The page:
[ExI] ANN question
atymes at gmail.com
Mon Mar 13 23:14:25 UTC 2017
On Mar 13, 2017 1:08 PM, "William Flynn Wallace" <foozler83 at gmail.com>
Here's the relevant paragraph:
The Mcculloch Pitts neural model is an equation used to convert a series of
weighted inputs into a binary output. Lots of data go in, and a 0 or a 1
comes out. Add up a mess of numbers and if the solution is greater than or
equal to a predetermined total, the output is a 1. If the solution falls
below the total, the output is a 0. It's a simplified simulation of how
neurons in the brain work: they either fire or don't fire.
OK, they did say 'simplified'. But that's an incomplete picture of
neurons. They can react to input in three ways, not just two: not react
(meaning the firing rate stays the same), increase rate of firing, decrease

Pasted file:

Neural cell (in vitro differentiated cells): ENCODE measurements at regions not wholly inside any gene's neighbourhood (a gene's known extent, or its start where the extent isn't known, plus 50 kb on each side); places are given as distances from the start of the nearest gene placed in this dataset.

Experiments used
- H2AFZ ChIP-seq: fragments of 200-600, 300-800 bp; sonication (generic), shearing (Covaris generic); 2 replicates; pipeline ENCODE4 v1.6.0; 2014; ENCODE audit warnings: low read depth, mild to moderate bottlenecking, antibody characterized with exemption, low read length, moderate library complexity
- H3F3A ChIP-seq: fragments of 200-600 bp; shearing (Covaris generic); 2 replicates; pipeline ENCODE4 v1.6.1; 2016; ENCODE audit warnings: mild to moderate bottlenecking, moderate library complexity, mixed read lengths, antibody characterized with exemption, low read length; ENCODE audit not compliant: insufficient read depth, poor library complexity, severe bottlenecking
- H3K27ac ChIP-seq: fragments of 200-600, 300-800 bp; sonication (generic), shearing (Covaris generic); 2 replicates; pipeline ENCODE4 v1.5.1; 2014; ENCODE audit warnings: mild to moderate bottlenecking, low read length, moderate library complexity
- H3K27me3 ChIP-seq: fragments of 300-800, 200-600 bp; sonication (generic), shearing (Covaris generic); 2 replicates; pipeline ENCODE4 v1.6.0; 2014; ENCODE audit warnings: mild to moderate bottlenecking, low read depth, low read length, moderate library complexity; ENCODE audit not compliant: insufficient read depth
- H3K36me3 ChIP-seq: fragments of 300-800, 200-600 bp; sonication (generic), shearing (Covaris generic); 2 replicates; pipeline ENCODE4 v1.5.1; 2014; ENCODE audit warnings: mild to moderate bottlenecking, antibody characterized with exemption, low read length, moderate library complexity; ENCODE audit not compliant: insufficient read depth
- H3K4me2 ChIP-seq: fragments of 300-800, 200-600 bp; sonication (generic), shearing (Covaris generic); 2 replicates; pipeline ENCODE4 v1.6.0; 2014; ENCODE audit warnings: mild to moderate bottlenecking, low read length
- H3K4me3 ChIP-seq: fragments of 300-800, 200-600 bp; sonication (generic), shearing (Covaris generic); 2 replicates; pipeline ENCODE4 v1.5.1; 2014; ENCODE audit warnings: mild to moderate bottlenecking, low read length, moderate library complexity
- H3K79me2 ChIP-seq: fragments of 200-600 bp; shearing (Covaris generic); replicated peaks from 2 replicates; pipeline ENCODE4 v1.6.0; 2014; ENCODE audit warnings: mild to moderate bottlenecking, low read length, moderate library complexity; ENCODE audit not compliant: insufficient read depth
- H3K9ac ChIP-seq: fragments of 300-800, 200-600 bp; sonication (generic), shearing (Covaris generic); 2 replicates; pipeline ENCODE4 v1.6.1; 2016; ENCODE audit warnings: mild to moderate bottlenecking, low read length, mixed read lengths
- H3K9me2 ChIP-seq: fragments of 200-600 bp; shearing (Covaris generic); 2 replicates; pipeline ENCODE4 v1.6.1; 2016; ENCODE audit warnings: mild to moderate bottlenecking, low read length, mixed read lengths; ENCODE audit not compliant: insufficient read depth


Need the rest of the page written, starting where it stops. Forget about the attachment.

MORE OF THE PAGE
rate of firing.
Maybe the answer to my question is in that word 'simplified'. Anybody?
I didn't see your actual question, but I see two points that might help:
The pattern of firing could change too, if that matters. (Amplitude
doesn't change, right? But might length of firing? And is there
similarity between neurons changing their firing frequency, and frequency
modulation controls for radio transmission?)
The data could include how long since the neuron last fired At any given
moment, a neuron is either firing or not, even if a given neuron's recent
firing history is critical data that simplified ANNs often ignore.
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